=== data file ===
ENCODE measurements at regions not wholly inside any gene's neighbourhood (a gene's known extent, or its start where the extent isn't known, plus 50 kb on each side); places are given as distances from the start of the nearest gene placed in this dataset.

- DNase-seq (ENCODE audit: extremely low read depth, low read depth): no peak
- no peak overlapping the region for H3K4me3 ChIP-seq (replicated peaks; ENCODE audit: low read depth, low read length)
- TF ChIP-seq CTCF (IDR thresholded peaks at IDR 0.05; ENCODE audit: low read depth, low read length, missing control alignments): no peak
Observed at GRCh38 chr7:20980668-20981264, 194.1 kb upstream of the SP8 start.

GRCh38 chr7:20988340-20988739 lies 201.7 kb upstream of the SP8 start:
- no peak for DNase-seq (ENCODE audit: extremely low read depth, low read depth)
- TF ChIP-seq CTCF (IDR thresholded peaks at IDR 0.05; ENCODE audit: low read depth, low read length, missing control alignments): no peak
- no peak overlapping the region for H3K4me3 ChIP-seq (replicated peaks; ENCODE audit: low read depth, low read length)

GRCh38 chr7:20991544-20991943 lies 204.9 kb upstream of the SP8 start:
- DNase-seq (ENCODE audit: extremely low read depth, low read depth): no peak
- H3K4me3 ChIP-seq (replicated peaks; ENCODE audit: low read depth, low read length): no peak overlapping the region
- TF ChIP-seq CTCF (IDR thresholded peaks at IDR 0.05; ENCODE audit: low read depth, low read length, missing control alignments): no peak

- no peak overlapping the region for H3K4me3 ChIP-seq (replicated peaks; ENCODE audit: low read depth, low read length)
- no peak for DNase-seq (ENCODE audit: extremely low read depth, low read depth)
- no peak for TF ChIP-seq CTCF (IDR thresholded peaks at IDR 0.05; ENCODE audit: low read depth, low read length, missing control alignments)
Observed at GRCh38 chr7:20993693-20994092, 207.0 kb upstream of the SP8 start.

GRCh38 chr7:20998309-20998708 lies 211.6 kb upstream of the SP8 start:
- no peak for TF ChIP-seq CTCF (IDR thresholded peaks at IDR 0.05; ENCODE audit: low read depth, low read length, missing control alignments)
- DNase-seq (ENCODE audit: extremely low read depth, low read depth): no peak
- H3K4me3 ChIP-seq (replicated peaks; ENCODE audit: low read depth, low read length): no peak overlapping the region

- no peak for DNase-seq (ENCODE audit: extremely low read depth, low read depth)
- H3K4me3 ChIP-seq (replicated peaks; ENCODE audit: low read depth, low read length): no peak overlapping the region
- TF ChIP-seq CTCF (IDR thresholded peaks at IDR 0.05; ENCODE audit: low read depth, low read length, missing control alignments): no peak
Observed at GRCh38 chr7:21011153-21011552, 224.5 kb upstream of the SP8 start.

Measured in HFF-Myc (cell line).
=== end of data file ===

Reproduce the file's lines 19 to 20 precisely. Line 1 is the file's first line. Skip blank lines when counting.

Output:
- no peak for TF ChIP-seq CTCF (IDR thresholded peaks at IDR 0.05; ENCODE audit: low read depth, low read length, missing control alignments)
- DNase-seq (ENCODE audit: extremely low read depth, low read depth): no peak